It is not enough to achieve our mission to be the premier provider of solutions for our market. We feel strongly that part of our responsibility is to our community and global environmental sustainability. It is for this reason that in 2010 we adopted a robust recycling program throughout our operations and front offices. Now in its fifth year, this program prevents nearly 110,000 pounds [50,000 kilograms] of waste from entering landfills annually, in turn conserving other resources such as electricity, oil and water.
Throughout the year, we support numerous other corporate citizenship programs, primarily in education and human welfare. Through presentations, joint activities and fundraisers, we support Junior Achievement and United Way Worldwide. For several years, our worldwide headquarters has participated in the Work Study program at Cristo Rey St. Martin College Prep School; through this program, Buehler is helping students achieve a high school education as well as making them college bound through their work study program.
Most recently Buehler became involved with the LovetheOceans, a non-profit marine conservation organization based in Mozambique. The organization does research on artisanal shark and ray fisheries. Buehler’s supported the group with equipment to aid in cutting vertebrae for testing. This is a great aid to speed up research and provide evidence for both sustainable fishing and protecting endangered species.
Buehler is committed to complying with accepted environmental practices, including the commitment to meet or exceed applicable legal and other requirements, to strive for continual improvement in our environmental management system, and to minimize the creation of wastes and pollution. We at Buehler will, therefore, manage our processes, our materials, and our people in order to reduce the environmental impacts associated with our products.
Visit the Buehler Sustainable Supplies page to learn more about the sustainable, long lasting and safer metallographic and metallurgical products.
An overview of the definitions and classes of metamaterials will be provided with a specific emphasis to the applications as lightweight structural materials. The various features of structural metamaterials will be discussed as well as the role of metal additive manufacturing in enabling the scale of these materials. Future pathways to the implementation of these unique materials will be presented.
The lecture will first review the prototypical structures and identifying properties of various industrially relevant light metals. Then, several case studies will be presented to demonstrate the novel use of these materials in light weighting across different fields. The lecture will conclude with emerging materials and tools to design them.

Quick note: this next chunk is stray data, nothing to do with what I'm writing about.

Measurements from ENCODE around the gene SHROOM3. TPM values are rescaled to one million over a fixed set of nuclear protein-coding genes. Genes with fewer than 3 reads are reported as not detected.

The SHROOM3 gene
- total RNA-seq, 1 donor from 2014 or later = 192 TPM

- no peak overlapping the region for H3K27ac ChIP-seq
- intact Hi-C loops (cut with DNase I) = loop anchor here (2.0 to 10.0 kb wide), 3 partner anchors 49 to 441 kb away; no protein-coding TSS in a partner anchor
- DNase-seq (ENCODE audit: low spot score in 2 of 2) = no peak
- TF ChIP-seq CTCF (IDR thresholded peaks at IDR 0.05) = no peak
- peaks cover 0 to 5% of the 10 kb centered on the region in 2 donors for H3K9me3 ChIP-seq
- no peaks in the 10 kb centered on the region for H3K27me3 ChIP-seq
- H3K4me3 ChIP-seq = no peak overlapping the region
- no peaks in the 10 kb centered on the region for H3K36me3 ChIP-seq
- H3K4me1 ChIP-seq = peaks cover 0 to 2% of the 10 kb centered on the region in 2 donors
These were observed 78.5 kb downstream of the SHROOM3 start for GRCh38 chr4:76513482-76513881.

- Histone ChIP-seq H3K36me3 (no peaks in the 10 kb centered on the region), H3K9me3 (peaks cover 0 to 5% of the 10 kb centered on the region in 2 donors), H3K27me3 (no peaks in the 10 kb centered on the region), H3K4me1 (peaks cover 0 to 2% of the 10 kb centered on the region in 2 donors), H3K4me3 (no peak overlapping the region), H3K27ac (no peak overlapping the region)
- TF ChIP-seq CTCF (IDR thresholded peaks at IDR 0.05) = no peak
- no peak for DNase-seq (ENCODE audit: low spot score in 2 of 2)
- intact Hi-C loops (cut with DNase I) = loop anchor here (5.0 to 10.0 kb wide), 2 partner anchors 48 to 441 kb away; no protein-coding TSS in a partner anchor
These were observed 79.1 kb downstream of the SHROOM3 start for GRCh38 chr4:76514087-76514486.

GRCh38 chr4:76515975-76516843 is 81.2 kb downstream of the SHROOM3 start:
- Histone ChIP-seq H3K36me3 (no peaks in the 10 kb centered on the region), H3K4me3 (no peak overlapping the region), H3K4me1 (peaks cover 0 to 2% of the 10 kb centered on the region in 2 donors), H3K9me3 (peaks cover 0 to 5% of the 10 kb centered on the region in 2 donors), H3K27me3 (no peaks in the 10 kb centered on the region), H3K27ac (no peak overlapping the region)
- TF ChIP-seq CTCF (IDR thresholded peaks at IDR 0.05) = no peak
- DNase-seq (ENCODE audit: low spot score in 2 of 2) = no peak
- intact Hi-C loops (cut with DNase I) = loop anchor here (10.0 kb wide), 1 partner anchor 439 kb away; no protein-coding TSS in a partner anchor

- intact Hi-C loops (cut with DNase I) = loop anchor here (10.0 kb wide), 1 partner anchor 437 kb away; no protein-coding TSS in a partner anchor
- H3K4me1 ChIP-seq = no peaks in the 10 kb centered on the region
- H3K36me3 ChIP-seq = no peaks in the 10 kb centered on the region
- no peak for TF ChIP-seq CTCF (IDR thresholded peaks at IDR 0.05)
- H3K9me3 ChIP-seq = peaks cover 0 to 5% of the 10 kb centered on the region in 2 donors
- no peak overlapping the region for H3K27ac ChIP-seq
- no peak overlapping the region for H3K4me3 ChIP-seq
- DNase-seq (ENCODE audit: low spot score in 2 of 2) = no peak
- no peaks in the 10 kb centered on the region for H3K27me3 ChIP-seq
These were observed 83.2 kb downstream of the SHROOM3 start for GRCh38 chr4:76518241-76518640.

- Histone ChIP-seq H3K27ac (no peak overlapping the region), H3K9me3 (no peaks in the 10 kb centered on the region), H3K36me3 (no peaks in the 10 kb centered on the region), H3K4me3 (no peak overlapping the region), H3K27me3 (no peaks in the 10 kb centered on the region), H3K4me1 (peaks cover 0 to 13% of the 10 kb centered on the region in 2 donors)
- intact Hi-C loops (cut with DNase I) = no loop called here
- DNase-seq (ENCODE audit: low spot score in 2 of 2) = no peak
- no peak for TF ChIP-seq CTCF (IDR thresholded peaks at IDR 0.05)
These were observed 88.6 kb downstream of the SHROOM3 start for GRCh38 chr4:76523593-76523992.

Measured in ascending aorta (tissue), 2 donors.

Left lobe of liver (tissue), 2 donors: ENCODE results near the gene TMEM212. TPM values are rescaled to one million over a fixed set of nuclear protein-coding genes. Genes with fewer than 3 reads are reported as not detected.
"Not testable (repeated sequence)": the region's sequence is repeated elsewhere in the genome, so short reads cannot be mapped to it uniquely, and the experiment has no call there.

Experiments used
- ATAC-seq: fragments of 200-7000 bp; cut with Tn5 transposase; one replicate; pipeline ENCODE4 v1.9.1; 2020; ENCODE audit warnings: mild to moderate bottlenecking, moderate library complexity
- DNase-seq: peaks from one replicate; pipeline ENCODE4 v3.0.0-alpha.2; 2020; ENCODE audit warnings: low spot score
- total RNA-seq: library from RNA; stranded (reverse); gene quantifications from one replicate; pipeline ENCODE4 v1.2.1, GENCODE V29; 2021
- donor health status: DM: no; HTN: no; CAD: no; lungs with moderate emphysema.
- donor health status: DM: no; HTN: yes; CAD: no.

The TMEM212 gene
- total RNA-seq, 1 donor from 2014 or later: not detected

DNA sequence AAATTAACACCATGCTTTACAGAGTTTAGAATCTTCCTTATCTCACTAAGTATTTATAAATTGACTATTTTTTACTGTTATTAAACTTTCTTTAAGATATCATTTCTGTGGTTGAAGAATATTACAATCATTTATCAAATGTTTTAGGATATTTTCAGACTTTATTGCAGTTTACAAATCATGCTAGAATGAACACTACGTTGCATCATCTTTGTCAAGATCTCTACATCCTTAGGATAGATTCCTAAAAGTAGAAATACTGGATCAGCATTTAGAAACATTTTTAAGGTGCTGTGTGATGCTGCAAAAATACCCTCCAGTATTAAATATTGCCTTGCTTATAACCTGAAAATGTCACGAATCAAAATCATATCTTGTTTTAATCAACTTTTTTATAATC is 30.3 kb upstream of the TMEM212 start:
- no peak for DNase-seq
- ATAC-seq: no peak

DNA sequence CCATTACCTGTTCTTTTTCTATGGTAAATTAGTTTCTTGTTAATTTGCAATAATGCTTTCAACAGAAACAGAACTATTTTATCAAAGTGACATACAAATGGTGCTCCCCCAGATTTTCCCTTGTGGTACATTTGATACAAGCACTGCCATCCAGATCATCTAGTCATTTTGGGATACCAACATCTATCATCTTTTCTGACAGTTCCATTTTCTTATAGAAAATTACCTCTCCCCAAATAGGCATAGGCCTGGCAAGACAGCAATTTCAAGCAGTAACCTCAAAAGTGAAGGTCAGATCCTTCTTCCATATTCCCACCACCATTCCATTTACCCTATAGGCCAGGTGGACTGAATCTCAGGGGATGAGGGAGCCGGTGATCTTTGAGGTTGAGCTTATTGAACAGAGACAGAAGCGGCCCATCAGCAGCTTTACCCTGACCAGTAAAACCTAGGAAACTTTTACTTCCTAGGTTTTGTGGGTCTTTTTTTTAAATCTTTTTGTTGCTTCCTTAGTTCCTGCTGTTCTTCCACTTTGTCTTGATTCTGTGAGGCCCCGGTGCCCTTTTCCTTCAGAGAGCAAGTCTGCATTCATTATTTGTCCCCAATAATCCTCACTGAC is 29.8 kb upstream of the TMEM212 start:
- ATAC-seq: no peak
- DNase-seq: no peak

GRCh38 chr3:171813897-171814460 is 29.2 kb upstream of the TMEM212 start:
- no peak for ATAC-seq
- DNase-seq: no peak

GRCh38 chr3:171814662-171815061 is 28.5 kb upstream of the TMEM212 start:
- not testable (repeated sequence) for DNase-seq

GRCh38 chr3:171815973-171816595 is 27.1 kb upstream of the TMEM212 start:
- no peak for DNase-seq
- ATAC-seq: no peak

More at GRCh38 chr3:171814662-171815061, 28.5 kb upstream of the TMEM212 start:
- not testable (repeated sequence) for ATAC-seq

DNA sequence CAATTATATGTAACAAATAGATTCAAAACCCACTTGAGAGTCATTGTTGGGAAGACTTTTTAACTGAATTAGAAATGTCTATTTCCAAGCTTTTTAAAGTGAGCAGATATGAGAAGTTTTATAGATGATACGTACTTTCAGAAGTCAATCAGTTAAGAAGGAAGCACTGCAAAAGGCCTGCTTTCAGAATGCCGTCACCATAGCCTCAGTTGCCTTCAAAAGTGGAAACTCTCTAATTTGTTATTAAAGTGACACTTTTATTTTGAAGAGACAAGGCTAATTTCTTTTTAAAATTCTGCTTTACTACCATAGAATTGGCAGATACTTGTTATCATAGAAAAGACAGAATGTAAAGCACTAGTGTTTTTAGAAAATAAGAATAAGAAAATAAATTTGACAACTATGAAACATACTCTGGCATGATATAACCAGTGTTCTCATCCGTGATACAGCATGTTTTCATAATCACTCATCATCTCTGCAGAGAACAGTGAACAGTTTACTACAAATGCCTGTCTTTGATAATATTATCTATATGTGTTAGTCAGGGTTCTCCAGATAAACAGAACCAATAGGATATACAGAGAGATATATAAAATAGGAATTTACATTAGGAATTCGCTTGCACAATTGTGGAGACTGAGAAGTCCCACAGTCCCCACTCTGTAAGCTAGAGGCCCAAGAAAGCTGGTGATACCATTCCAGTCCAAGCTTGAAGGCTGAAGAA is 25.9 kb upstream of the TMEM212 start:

The field of metal additive manufacturing will be discussed with a highlight to the variety of technologies currently in use and identify the industry leading techniques. The core principals of each will be presented along with comparisons and use cases for each.
Powder metallurgy as a class of processing technologies will be covered with an emphasis to the key differentiations with conventional processing. The implication of critical solidification parameters including cooling rate will be reviewed as they affect the refinement of microstructures and the presence of metastable structures. Traditional consolidation approaches to creating bulk parts will be discussed as well as the use of metal powder as a feedstock to additive manufacturing.
This lecture will serve to established and review the core metallurgical principles that are essential to understanding materials as a system. With an overview of the hierarchical structural features of metals, fundamentals of solidification, wrought processing, and heat treatment, the interconnected relationships of processing, structure, and properties will be established.
This lecture will serve as a motivation for the course with emphasis on current trends in light weighting of structural materials. Global context to the need for light weighting will be provided as it is critical to a variety of fields from aerospace to the electrification of transportation. Paths forward will be proposed, specifically the unique potential of metal additive manufacturing to accomplishing these goals. This lecture will conclude by introducing the structure of the lectures that will be presented in the course.